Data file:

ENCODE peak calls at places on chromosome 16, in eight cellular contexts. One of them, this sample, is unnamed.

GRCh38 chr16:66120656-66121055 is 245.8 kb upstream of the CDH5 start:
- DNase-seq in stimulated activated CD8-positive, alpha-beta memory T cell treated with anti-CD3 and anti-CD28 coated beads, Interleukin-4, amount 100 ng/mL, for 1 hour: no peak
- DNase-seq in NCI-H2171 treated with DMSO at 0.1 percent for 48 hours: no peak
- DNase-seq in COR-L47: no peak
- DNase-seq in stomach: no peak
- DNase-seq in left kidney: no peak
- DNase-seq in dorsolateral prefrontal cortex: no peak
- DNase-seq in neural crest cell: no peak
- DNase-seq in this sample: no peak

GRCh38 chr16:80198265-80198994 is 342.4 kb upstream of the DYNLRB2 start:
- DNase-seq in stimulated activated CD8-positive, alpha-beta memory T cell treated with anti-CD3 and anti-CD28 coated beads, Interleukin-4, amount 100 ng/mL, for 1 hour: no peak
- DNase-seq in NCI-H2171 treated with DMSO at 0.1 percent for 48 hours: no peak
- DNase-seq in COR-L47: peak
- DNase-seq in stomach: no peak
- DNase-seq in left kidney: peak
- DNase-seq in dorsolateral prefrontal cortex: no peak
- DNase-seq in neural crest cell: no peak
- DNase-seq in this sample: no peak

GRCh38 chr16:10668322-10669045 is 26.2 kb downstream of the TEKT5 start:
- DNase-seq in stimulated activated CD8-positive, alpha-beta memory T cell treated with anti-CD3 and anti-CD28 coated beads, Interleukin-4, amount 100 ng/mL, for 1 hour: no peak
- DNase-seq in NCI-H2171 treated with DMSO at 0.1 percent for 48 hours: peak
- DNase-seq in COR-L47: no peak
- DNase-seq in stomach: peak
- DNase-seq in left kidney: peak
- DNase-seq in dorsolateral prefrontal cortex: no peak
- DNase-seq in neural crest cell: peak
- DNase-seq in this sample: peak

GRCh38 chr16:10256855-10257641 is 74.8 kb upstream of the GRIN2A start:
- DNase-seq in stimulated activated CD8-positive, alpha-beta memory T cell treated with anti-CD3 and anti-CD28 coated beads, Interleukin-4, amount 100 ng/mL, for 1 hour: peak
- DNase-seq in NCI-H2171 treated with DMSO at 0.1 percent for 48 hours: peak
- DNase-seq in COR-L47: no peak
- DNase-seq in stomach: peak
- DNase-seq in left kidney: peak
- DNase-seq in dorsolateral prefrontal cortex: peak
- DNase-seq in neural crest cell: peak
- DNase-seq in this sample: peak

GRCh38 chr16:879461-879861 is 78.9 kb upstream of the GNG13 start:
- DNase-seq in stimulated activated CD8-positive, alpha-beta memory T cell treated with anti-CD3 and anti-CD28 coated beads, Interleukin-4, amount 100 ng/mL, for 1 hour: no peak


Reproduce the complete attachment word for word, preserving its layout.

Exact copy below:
ENCODE peak calls at places on chromosome 16, in eight cellular contexts. One of them, this sample, is unnamed.

GRCh38 chr16:66120656-66121055 is 245.8 kb upstream of the CDH5 start:
- DNase-seq in stimulated activated CD8-positive, alpha-beta memory T cell treated with anti-CD3 and anti-CD28 coated beads, Interleukin-4, amount 100 ng/mL, for 1 hour: no peak
- DNase-seq in NCI-H2171 treated with DMSO at 0.1 percent for 48 hours: no peak
- DNase-seq in COR-L47: no peak
- DNase-seq in stomach: no peak
- DNase-seq in left kidney: no peak
- DNase-seq in dorsolateral prefrontal cortex: no peak
- DNase-seq in neural crest cell: no peak
- DNase-seq in this sample: no peak

GRCh38 chr16:80198265-80198994 is 342.4 kb upstream of the DYNLRB2 start:
- DNase-seq in stimulated activated CD8-positive, alpha-beta memory T cell treated with anti-CD3 and anti-CD28 coated beads, Interleukin-4, amount 100 ng/mL, for 1 hour: no peak
- DNase-seq in NCI-H2171 treated with DMSO at 0.1 percent for 48 hours: no peak
- DNase-seq in COR-L47: peak
- DNase-seq in stomach: no peak
- DNase-seq in left kidney: peak
- DNase-seq in dorsolateral prefrontal cortex: no peak
- DNase-seq in neural crest cell: no peak
- DNase-seq in this sample: no peak

GRCh38 chr16:10668322-10669045 is 26.2 kb downstream of the TEKT5 start:
- DNase-seq in stimulated activated CD8-positive, alpha-beta memory T cell treated with anti-CD3 and anti-CD28 coated beads, Interleukin-4, amount 100 ng/mL, for 1 hour: no peak
- DNase-seq in NCI-H2171 treated with DMSO at 0.1 percent for 48 hours: peak
- DNase-seq in COR-L47: no peak
- DNase-seq in stomach: peak
- DNase-seq in left kidney: peak
- DNase-seq in dorsolateral prefrontal cortex: no peak
- DNase-seq in neural crest cell: peak
- DNase-seq in this sample: peak

GRCh38 chr16:10256855-10257641 is 74.8 kb upstream of the GRIN2A start:
- DNase-seq in stimulated activated CD8-positive, alpha-beta memory T cell treated with anti-CD3 and anti-CD28 coated beads, Interleukin-4, amount 100 ng/mL, for 1 hour: peak
- DNase-seq in NCI-H2171 treated with DMSO at 0.1 percent for 48 hours: peak
- DNase-seq in COR-L47: no peak
- DNase-seq in stomach: peak
- DNase-seq in left kidney: peak
- DNase-seq in dorsolateral prefrontal cortex: peak
- DNase-seq in neural crest cell: peak
- DNase-seq in this sample: peak

GRCh38 chr16:879461-879861 is 78.9 kb upstream of the GNG13 start:
- DNase-seq in stimulated activated CD8-positive, alpha-beta memory T cell treated with anti-CD3 and anti-CD28 coated beads, Interleukin-4, amount 100 ng/mL, for 1 hour: no peak